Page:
Differences Between Mopeds and Electric Bikes

Telling the difference between a motorized vehicle and an electric bike seems like a no-brainer. Mopeds and scooters physically look nothing like bikes! Here’s an example assuming you live in one of the 26 states that have classified electric bikes.

Take, for example, this 2000W Electric Moped (on Amazon). Even with its unconventional design, it looks nothing like a bicycle or e-bike. It has no pedals, different tires, and a completely different design. Now, if we take a look at a standard e-bike (on Amazon), we can see a clear difference. It looks like it has pedals like a bike and rides like a bike. Telling the difference is plain as day.

Now, this example only applies to those who live in one of the 26 states that have the aforementioned three-tier classification system. So for those people; if you were wondering what laws would apply to your bike based on looks alone, now you have a better idea. In general, for the 26 states, if it looks and functions similarly to a conventional bicycle, it will be classified as an electric bike.

Can You Still Manually Pedal Electric Bikes?

Young man riding ebike in the park

You may be worried about laws and regulations about using your e-bike with the motor turned off. Can you use it that way? Yes, of course, you can! It’s a bike, after all, right? That being said, there are some considerations to be made.

Keep in mind; e-bikes are much heavier than traditional bicycles. Some e-bikes weigh upwards of 80lbs. The average weight of a conventional bicycle is around 18lbs! This difference is huge when it comes to pedaling the bike without motor assistance. That’s why it’s best to get the most out of your range and battery so you aren’t left high and dry.

For example, take a look at The Roadster by Vintage Electric. Although it comes with a pedal-assist system, this bike is meant to be used in full throttle mode nearly all the time. The Roadster weighs 86lbs! Imagine If your battery ran out in the middle of a commute; pedaling this type of bike would be a nightmare.

Different Types of Pedals

The type of pedals used on an electric bike is going to change how it rides and how it feels. Different pedal types have different pros and cons. Assuming your bike has changeable pedals, what types are best?

Clipless Pedals: The name “clipless” is relatively misleading. Clipless pedals contain a clip for your shoes, allowing you to securely connect your shoes to them, much like a set of skis. These pedals offer more efficiency and control. However, they can take some time to get used to.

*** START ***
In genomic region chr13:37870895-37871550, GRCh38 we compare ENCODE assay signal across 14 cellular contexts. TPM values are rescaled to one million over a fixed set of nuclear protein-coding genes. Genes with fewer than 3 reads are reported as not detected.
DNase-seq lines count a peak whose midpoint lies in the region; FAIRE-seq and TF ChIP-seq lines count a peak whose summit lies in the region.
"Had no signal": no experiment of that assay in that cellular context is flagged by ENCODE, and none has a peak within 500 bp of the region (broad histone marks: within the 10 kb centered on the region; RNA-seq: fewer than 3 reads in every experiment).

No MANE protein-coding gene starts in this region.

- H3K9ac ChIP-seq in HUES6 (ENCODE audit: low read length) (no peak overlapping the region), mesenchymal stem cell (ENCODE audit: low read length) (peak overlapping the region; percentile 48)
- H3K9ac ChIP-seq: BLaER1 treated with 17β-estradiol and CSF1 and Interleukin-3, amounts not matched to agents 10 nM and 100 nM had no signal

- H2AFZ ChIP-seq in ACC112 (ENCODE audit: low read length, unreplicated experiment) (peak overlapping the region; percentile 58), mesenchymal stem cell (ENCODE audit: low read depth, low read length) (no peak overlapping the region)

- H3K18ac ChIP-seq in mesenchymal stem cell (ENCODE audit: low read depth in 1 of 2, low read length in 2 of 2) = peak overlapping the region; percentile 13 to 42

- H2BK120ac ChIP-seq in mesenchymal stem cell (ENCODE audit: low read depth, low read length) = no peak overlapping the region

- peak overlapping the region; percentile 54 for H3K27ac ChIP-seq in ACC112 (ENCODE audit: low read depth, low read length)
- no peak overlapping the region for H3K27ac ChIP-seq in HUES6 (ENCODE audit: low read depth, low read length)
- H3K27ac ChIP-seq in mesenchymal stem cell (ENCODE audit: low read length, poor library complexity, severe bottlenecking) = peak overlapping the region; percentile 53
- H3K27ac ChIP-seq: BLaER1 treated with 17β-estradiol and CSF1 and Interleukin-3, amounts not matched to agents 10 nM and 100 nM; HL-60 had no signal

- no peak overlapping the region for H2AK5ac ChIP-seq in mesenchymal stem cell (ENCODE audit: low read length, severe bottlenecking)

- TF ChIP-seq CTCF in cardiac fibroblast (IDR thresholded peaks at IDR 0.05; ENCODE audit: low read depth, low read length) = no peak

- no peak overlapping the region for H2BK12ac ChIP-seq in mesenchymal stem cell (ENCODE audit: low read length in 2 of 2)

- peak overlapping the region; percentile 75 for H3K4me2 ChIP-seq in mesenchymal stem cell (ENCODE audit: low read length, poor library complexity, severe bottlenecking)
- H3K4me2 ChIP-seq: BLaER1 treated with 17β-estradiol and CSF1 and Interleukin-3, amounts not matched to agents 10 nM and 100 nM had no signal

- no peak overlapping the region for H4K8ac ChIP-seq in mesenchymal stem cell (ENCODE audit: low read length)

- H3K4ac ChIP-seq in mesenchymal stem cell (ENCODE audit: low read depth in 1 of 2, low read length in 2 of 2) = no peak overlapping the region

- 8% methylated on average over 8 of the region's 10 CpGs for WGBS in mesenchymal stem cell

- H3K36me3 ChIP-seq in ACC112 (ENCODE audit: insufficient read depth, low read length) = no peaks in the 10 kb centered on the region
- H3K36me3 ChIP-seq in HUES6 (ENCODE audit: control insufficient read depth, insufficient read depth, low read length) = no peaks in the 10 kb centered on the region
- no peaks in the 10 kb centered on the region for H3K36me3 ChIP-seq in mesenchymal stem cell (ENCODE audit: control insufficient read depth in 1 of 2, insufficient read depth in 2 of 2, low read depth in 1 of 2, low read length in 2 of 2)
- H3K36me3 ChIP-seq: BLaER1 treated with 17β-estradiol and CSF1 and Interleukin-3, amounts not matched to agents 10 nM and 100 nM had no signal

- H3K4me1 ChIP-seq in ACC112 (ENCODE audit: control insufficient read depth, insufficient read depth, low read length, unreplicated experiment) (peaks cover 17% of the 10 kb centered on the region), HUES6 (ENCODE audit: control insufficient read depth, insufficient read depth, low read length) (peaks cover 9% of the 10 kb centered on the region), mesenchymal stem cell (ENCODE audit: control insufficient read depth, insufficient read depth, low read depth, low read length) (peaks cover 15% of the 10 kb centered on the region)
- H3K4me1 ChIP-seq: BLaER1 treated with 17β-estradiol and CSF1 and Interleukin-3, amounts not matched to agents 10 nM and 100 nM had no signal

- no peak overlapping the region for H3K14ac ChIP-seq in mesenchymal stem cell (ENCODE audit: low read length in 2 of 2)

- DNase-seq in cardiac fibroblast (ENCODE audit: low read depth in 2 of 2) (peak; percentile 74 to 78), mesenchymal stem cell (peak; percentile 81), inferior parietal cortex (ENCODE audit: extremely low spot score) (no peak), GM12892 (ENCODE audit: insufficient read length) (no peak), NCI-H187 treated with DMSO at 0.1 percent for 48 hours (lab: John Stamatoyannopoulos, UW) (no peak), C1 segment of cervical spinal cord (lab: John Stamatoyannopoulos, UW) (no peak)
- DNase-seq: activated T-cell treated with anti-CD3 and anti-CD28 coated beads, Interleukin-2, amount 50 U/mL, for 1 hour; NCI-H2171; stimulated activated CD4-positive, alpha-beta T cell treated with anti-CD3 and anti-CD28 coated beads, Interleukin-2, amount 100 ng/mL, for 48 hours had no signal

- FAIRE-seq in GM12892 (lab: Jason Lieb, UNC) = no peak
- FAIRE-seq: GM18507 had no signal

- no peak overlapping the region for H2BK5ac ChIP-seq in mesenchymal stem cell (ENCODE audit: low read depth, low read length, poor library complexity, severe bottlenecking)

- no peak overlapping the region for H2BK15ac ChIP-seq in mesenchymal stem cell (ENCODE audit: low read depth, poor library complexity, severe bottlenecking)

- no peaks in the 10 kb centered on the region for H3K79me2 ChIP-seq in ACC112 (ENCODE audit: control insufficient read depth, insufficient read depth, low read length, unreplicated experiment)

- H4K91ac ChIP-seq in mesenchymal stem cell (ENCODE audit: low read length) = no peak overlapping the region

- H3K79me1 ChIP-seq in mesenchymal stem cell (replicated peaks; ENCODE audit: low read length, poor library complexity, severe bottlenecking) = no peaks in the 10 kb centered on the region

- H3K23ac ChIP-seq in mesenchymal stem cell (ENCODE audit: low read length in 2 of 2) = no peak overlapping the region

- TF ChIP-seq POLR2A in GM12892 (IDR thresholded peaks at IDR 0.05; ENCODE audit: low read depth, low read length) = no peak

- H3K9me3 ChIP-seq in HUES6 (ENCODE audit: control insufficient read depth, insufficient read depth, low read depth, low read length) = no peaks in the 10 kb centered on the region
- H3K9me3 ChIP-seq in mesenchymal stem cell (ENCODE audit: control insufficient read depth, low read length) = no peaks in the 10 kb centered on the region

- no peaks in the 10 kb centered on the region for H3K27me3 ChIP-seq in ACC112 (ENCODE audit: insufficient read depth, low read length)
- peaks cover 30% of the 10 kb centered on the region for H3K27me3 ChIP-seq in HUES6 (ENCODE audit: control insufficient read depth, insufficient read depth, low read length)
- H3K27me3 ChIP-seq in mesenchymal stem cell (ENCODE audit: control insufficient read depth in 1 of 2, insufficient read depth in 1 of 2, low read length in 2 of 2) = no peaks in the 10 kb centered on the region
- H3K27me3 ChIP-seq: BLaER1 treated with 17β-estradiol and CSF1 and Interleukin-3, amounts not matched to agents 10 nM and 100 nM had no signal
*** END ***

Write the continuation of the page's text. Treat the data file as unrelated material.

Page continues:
Platform Pedals: These are the most common pedals for all bicycles. They can be used with nearly all types of shoes. This pedal offers good support and stability. Recreational riders tend to prefer these pedals, as they’re a bit less complex and generally more standard.

There are other factors to consider too; grip, the number of holes, your type of shoes, and the type of riding you do. This is a bit advanced for recreational riders. That being said, it’s good to keep in mind throughout your e-bike journey.

How Fast Can Pedal-Assisted Bikes Go?

As mentioned earlier, pedal-assist will offer motor assistance up to the bike’s maximum speed. These max speeds are based on the three-tier classification system and are 20mph and 28mph.

That being said, you can still go faster on an e-bike even when the pedal-assist isn’t engaged. Going downhill is a great example. Say you reach a speed of 35mph going downhill, the pedal-assist would disengage but wouldn’t stop you from going that fast. Once you get to the bottom of the hill and slow down under the max speed of your pedal-assist, the system would reengage, offering more power.

Typically, electric bikes with pedal-assist can use different levels of power. You can find systems ranging between 1-3, 1-5, and so on. An example of a 1-3 pedal-assist system would like:

  • Low Assistance: 30% power
  • Medium Assistance: 60% power
  • High Assistance: 100% power

Advantages of Pedal-Assist

Whether in the form of speed sensors or torque, pedal-assist can offer many significant advantages. Pedal-assist can extend your bike’s battery life, offer you more power, and aid you in your fitness goals.

One of the significant benefits of pedal-assist is how it can extend your bike’s battery life.
Compared to a throttle, a pedal-assist is much less intensive on the battery and motor. Whether your bike uses a speed or torque sensor, adding your own power during commutes takes a huge load off the battery. This reduced load is especially true when riding using the lower levels of pedal-assist.

To add to that, using pedal-assist in the lower settings can aid you in your fitness journey. There are many proven health benefits of conventional bicycles. Although e-bikes have motor assistance, they can still offer quite a workout. Pedaling using lower levels of pedal-assist can improve your leg strength, endurance, and cardiovascular health, just like a traditional bicycle.

We can’t forget, pedal-assist can offer you more power than a throttle. Sure, throttle means you aren’t going to have to put in much effort, but, the throttle can only reach a max of 20mph as opposed to the 28mph max of pedal-assist.

It may not seem like a lot, but this added power and speed make a significant difference. 28mph compared to 20mph is nearly a 50% increase!

Final Thoughts

There’s a lot of variety when it comes to the electric bike market and pedal-assist systems. For new riders, we recommend e-bikes with speed sensors, as they’re generally more accessible. A Class 3 electric bike will give you the most speed but they’re not the most budget-friendly and can even lack a throttle.

Additionally, the laws surrounding electric bikes and pedal-assist can be challenging to wrap your head around. As of 2021, 26 states have recognized and defined e-bikes. These 26 states do not consider e-bikes to be “motorized.” However, different states have different regulations, so always check locally before riding or purchasing.